My name is S. O’Duinn Magee and I’m a writer, but to tell you the absolute truth, I never dreamed that I’d get a chance to collaborate on an opera and write a libretto.
This is how it happened.
Composer Christopher Weiss and I became friends some six or seven years ago. We both loved movies, music, art, poetry, drama, fiction – anything and everything that was dramatic in presentation.
One day while we were talking, Christopher told me that he’d always wanted to adapt Tennyson’s poem “The Lady of Shalott” as an opera. I immediately said Let’s do it! and we agreed that we would.
You probably know the poem?
A Lady (we named ours Elaine) is locked in a tower on the Island of Shalott because of a mysterious curse. According to the curse (this is in medieval times, when mysterious curses were a fact of life), the Lady will die if she looks out of her window. All she can do is sit at her loom and weave a magical fabric (Tennyson calls it a “web”), always alone, looking in her mirror to see reflections of the world outside.
As you can imagine, the Lady is bored to death and becomes annoyed with her situation. One day, seeing beautiful Sir Lancelot reflected in her mirror while he canters by outside, she falls in love and defies the curse by running to her window to gaze in rapture at His Gorgeousness. Here’s how Tennyson describes what happens next:
Out flew the web and floated wide;
The mirror crack’d from side to side;
“The curse is come upon me!” cried
The Lady of Shalott.
At this point the Lady knows the jig’s up anyway so she might as well leave the tower. Reaching the base of the tower, she climbs into a boat that’s conveniently docked on the riverbank (it’s apparently a very small island), pushes off, and floats down the river to Camelot.
By the time the boat runs aground at Camelot she’s dead, of course (those medieval curses were nothing to fool with). As Tennyson puts it in the poem, her blood was frozen slowly. Also according to Tennyson, all the knights at Camelot were spooked by the corpse in the boat, except for Lancelot:
But Lancelot mused a little space;
He said, “She has a lovely face;
God in his mercy lend her grace,
The Lady of Shalott.
So that’s it for Tennyson’s story-poem, and therein lay the problem for Christopher and me.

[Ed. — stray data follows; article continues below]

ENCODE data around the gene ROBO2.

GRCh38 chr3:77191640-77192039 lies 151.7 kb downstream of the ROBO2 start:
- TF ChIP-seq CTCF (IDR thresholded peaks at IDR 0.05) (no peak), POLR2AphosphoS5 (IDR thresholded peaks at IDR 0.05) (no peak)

The problem? Yes. The problem was that Tennyson’s poem doesn’t really tell much of a story. The poem’s iconic, often alluded to, visually dramatic (check out Dante Gabriel Rossetti and his Pre-Raphaelite chums who immortalized it in their paintings). But the story itself just doesn’t support a full-length opera. A short one-act opera, maybe. But not the whole kibosh.
Christopher and I fiddled with Tennyson’s story, added a Benedictine priest and an evil Sorceress, even devised a nice phallic symbol (Lancelot’s empty scabbard, conveniently hanging on the wall in the tower). But we still didn’t have enough to sing about. Especially since the Mirror doesn’t talk.
At the time, we were both reading Michael Cunningham’s novel Specimen Days, which is a composite novel. That is, it comprises three separate novellas that are connected through similar narrative patterns, character types, themes, and images. The fun for a reader of such a composite novel is to discover the links that effect a coherent whole.
Inspired by Cunningham’s three-part composite novel, Christopher and I decided to write a three-part composite opera. The result (five years and twenty-two drafts later) is In a Mirror, Darkly — our full-length opera composed of three one-act operas that are titled “The Lady of Shalott,” “A Woman Scorned,” and “That Dame.”
Like Cunningham’s three novellas, our one-act operas take place in different eras and different locales. Also in our opera (as in Cunningham’s novel), the stories cohere into one story. How can three very different stories become one story? Think about Romeo and Juliet and West Side Story. Different eras, different locales, but essentially the same story about star-crossed lovers whose circumstances conspire against them.
The bottom line is that just like stories, life happens. Over and over and over again.